Cloud explained for the layman

If you are a non technical person wanting to catch up ahead of a meeting or just curious, I hope the following will fill the gaps for you.

The cloud  is most definitely a buzzword and as such there is no widely accepted definition of what it actually is.  One fact is certain, whatever you are selling from blueberry pie to cleaning fluids, if you can describe it as cloud you will get more airtime in 2017.

Ever since I stumbled on Arpanet,  I dreamed of a cloud much like the one we have, or rather, are developing so I have to be positive but I also have to warn that it is in its infancy.

The cloud is a new idea promoted by Big software businesses and many experts not given to fantasy, suggest it is also heavily promoted and to some degree funded by security agencies too, to get everyone’s data on a small handful of public cloud services.

In the simplest terms. the cloud wants to replace your hard drive with a shared hard drive somewhere else in the world which you rent by the month.
Naturally the product managers have been at it expanding the idea to provide running applications you can share form a remote server and hard drive, even someone’s server you can share and so forth.
Yes, it costs quite a bit more than buying a server or whatever, but then you dont need an IT team managing it and they promise to keep it running to a very high SLA.

Please see my previous blog on the cloud here for a more detailed discussion

The services are neatly broken down into S, P, or I followed by “AAS”

AAS means “As A Service” what that means for you is that: you don’t own it, you don’t control it, you don’t know what it will cost next year, you can’t control security of your systems and data, you may not be able to get to your systems and data at all if there is an outage ( We already had many of these) or if there is a minor war or civil unrest in the wrong location.  Even a change of government and legislation could bring serious issues. Add to this the conflicting drives of web globalisation and closing borders and it’s not hard to see the risks and contradictions wrapped up in “the cloud” in 2017, time of writing.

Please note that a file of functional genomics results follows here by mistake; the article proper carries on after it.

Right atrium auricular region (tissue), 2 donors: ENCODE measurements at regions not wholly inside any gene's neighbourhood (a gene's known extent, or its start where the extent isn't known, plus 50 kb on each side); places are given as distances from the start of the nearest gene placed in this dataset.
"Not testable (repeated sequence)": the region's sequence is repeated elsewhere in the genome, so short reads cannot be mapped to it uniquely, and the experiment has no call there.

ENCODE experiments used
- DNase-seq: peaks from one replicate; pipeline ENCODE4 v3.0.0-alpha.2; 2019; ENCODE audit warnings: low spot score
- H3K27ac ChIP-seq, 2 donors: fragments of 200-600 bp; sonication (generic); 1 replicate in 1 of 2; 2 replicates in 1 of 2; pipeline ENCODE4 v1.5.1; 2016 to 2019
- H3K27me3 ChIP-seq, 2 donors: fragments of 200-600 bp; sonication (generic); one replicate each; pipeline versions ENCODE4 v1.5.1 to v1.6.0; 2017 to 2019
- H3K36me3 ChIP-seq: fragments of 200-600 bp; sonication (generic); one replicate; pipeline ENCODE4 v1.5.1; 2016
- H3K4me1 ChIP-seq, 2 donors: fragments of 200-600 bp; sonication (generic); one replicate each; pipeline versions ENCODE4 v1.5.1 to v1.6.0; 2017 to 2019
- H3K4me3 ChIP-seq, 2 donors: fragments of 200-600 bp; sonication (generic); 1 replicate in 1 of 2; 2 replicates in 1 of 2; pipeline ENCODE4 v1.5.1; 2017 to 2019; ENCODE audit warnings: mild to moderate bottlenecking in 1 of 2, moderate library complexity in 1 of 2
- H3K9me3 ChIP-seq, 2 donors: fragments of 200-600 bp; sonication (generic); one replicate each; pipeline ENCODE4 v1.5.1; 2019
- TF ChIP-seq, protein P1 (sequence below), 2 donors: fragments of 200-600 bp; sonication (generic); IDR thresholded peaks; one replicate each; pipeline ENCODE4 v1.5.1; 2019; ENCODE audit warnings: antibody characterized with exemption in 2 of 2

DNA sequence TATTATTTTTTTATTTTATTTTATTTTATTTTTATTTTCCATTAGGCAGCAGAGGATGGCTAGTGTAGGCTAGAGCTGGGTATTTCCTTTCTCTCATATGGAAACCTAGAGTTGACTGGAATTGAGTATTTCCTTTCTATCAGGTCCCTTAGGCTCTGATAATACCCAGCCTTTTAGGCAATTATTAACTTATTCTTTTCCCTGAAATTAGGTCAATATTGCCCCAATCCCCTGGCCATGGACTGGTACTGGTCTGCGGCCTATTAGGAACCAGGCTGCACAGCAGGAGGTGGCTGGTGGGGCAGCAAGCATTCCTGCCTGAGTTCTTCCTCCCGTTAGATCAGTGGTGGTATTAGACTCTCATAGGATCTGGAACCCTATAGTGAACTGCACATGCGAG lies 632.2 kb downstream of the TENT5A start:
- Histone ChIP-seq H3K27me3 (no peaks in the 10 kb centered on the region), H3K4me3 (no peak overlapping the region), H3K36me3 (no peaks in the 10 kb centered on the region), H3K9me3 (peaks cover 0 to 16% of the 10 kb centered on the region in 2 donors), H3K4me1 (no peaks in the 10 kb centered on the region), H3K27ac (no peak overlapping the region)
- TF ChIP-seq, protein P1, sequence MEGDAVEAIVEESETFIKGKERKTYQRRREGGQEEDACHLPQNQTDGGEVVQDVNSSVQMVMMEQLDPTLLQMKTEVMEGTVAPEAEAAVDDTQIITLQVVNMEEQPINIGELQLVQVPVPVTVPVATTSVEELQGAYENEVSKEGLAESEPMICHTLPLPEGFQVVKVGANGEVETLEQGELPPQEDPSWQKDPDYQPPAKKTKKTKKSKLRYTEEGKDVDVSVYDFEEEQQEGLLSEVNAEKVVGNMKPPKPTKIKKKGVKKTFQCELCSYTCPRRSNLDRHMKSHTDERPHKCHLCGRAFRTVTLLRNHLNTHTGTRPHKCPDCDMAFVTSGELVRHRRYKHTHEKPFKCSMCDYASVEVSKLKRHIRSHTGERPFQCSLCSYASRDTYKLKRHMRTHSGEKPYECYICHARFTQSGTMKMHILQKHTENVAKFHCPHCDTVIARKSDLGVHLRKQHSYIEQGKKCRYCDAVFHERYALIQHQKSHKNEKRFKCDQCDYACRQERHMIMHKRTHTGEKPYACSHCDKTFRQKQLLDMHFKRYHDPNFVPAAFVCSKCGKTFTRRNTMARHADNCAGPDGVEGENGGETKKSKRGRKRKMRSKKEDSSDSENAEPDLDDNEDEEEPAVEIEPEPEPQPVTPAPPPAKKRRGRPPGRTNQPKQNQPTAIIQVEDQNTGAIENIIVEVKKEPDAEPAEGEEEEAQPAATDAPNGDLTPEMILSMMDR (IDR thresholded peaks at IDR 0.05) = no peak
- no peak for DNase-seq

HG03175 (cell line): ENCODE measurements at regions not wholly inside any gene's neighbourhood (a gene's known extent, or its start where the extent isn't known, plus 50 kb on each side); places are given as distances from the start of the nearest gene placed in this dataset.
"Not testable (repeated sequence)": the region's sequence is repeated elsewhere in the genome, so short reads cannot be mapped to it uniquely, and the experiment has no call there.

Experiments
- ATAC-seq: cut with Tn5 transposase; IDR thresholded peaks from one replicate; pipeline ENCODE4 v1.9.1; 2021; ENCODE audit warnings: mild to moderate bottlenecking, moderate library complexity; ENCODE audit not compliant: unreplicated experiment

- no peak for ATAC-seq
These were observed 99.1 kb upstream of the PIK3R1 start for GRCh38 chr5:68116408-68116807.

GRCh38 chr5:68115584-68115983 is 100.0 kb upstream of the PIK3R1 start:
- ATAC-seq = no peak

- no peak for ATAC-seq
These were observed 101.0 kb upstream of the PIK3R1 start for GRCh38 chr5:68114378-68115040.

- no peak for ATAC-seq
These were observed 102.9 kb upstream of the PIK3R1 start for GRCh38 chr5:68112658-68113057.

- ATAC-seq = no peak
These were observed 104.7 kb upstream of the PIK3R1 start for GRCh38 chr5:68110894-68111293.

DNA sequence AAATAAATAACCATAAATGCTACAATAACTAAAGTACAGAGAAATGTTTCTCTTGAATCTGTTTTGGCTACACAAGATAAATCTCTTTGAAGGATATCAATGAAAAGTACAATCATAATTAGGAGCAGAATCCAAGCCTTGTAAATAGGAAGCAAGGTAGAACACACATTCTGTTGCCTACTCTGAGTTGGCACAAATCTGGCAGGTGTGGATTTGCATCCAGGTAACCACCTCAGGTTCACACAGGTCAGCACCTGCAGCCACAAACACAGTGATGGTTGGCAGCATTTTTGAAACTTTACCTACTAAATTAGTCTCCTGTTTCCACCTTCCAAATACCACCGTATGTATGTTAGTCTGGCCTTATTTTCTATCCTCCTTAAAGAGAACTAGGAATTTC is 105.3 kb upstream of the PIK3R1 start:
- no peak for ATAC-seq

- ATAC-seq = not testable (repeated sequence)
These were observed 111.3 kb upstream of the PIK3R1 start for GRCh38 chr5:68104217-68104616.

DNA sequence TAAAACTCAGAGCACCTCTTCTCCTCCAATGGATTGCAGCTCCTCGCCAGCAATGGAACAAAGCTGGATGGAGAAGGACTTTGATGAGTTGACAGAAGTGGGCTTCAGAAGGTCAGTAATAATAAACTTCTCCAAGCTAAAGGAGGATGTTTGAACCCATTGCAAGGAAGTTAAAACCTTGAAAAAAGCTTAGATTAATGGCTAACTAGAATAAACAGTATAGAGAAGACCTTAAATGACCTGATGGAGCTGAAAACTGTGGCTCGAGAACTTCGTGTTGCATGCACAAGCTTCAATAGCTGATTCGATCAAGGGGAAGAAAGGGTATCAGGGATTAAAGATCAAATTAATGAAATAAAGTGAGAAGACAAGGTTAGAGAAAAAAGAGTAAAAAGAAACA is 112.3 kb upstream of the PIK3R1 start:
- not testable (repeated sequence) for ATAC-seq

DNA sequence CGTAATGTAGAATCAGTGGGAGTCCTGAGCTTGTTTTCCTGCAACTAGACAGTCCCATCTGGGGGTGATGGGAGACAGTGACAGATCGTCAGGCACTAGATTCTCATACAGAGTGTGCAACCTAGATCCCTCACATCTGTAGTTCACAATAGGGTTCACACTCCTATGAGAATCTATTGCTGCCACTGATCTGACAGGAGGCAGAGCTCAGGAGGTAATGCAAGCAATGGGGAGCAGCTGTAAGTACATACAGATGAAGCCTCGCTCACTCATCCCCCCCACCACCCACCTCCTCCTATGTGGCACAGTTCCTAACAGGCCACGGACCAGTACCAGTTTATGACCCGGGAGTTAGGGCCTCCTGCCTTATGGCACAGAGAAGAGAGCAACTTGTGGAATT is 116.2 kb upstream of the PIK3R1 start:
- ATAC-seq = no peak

S stands for software.  In reality this is nothing new, we had multi-tenanted systems like CRM etc for many years running on web servers and it’s hard to see what the cloud brings to this, other than perhaps an ability to virtualise it, i.e. instead of a managed tenancy, you rent your own virtual server online, again not by any means restricted to cloud. Virtual means just that, the differences is mostly smoke and mirrors.

P stands for Platform.  This  describes a scenario where you have all the servers you need provided for you and managed, but you build your own systems on the platform. This removes the need for an IT function to keep the platforms running and managed, but leaves you in charge of the systems.

I stands for infrastructure. This is a scenario whereby you simply get access to the cloud and you “spin-up” your own servers, firewalls, routers, load balances and everything else you need and you are responsible for all aspects of managing it. The benefit here is that you are able to set exactly the resource you need at any time and scale up or down massively with a few clicks.

Finally there is hybrid architecture whereby you can have the IAAS offering and connect it seamlessly back to the ranch using a VPN so your two IT estates look and behave as one, giving you the best of both worlds. This arrangement lets you grow and shrink capacity massively at short notice as the need arises and provides some, though very limited protection from the insecurity of having no control.

 Underlying the cloud is a data centre style framework with unlimited (hopefully) ability to create virtual servers for any purpose. Virtual means that they dont have to be installed on a specific server(physical hardware) like the old days, any number could be installed side by side on a single physical machine, or across a whole lot of machines.

This configuration does provide a lot of benefits in flexibility, can potentially save on license fees, at least currently and when connected to the physical enterprise via virtual networks it provides for easy integration and the extra security of being able to easily replicate data across different physical locations.
A particular downside is the growth in the phenomenon of businesspeople being sold to over the CIOs head and committing organisations to dangerous situations both legally and technically. This is especially dangerous when there is any form of regulation involved or even data protection laws. It is also extremely unethical to stalk an organisation in military fashion, inviting them to leisure events and befriending them purely to be able to override the authority of those who are responsible for the outcomes of every decision.

see also my previous blog about things to consider  

The “Explained series” is planned to build into a trustworthy collection of explanations and commentaries that can be trusted to tell the story straight without any bias and attempt to make the subjects accessible to the layman. The latter is not always easy as some of these terms refer to genuinely complex subject matter, while others are simply too vague to pin down (there’s another word for that). There is also a limit to how far I can go in explaining every term when there are a lot of them, so I have to sometimes rely on your initiative to right click the offending word and look it up.
If you want an answer on something and you can’t find it easily, please use the comments section to just ask and I will appreciate not having to research the next topic.